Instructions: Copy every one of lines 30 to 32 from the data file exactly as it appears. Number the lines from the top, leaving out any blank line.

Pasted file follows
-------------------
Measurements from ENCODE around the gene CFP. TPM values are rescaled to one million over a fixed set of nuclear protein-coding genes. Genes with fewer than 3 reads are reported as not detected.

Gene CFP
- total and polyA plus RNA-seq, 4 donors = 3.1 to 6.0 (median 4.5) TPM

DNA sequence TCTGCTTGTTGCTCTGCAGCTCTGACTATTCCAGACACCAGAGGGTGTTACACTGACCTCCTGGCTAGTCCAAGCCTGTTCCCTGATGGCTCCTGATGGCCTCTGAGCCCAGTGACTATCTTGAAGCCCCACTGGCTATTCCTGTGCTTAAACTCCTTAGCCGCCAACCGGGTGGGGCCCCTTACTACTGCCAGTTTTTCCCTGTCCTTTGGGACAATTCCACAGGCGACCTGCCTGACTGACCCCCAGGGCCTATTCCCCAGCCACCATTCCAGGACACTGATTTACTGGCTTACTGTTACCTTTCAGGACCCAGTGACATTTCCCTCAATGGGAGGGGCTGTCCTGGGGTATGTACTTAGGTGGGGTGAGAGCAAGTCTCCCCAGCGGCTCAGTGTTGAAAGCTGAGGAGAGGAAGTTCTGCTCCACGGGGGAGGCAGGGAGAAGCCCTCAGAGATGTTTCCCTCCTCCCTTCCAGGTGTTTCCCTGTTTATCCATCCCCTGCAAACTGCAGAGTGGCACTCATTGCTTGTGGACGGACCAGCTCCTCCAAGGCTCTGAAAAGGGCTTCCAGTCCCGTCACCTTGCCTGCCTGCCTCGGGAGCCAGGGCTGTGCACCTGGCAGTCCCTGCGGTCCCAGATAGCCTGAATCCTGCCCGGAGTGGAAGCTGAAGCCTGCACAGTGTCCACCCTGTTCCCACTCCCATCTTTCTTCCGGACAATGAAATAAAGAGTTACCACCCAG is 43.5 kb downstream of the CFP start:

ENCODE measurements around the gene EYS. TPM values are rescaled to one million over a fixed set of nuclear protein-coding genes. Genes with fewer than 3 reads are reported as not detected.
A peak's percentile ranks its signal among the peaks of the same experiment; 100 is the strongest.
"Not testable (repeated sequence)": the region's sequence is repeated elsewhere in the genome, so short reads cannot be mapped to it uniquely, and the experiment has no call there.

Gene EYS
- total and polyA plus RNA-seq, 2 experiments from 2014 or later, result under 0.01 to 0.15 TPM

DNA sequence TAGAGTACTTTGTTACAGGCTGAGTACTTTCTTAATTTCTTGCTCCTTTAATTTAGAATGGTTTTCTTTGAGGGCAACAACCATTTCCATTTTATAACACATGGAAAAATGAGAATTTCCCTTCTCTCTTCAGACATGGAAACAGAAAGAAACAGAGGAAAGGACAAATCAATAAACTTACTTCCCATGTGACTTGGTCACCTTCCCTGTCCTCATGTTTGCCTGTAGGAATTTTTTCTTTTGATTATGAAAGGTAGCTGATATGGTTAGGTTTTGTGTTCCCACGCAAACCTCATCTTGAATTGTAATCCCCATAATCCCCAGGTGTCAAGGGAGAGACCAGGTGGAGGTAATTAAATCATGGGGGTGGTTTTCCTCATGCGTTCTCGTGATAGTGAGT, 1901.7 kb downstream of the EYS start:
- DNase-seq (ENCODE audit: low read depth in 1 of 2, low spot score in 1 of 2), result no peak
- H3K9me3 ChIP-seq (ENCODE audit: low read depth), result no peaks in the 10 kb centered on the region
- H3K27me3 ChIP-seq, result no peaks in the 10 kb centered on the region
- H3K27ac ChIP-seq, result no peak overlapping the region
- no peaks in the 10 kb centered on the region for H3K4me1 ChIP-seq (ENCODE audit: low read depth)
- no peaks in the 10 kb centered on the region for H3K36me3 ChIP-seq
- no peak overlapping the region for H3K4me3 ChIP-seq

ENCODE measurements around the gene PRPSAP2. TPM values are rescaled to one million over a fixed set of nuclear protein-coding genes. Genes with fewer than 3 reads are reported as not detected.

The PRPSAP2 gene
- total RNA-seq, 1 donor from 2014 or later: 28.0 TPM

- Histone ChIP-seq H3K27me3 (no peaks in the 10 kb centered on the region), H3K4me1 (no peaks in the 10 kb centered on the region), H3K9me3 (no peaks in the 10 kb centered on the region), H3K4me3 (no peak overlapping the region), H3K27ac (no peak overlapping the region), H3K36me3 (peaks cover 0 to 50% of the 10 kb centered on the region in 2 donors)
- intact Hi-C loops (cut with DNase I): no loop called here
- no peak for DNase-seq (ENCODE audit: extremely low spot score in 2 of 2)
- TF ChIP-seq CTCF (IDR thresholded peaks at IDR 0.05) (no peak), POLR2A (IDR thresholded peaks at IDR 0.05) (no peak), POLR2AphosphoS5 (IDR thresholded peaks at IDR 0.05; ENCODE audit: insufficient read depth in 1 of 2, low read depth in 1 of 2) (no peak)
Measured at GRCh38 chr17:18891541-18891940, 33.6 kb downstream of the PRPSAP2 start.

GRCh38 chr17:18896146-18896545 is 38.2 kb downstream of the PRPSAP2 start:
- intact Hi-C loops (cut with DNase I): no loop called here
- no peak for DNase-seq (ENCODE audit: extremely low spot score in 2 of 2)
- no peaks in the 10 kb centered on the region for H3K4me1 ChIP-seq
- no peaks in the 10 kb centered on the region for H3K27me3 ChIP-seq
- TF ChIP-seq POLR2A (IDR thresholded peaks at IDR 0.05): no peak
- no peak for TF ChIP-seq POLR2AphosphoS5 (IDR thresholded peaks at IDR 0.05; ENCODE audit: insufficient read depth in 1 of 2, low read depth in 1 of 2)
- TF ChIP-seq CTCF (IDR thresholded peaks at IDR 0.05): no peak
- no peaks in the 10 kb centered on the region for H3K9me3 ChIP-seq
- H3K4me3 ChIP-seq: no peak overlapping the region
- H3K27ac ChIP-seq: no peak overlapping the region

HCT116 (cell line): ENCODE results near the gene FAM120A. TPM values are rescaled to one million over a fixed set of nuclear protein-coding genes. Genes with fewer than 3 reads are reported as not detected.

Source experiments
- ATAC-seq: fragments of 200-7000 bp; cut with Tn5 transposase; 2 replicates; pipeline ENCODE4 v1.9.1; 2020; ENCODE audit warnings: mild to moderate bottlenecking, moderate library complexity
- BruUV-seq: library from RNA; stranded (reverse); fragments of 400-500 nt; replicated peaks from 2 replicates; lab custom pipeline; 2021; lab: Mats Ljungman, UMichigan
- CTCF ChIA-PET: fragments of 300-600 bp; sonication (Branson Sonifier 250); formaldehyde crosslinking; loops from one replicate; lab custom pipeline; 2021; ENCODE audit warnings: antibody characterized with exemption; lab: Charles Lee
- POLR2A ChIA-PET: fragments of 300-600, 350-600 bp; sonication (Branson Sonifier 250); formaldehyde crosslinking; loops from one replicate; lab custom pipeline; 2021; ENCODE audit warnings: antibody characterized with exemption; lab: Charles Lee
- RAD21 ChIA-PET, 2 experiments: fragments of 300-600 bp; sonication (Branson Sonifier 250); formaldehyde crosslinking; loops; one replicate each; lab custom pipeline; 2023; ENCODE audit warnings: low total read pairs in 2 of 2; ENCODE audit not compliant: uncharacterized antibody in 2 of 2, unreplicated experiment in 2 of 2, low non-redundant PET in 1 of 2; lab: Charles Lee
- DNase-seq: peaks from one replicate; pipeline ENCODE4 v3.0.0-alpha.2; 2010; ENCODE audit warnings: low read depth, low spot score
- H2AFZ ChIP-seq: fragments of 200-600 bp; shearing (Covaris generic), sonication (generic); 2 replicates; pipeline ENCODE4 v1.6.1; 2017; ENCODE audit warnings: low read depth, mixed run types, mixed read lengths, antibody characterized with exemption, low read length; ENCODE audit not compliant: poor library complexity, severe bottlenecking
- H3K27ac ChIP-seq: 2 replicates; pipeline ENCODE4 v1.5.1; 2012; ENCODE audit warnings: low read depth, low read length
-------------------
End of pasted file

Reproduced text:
- no peaks in the 10 kb centered on the region for H3K27me3 ChIP-seq
- TF ChIP-seq POLR2A (IDR thresholded peaks at IDR 0.05): no peak
- no peak for TF ChIP-seq POLR2AphosphoS5 (IDR thresholded peaks at IDR 0.05; ENCODE audit: insufficient read depth in 1 of 2, low read depth in 1 of 2)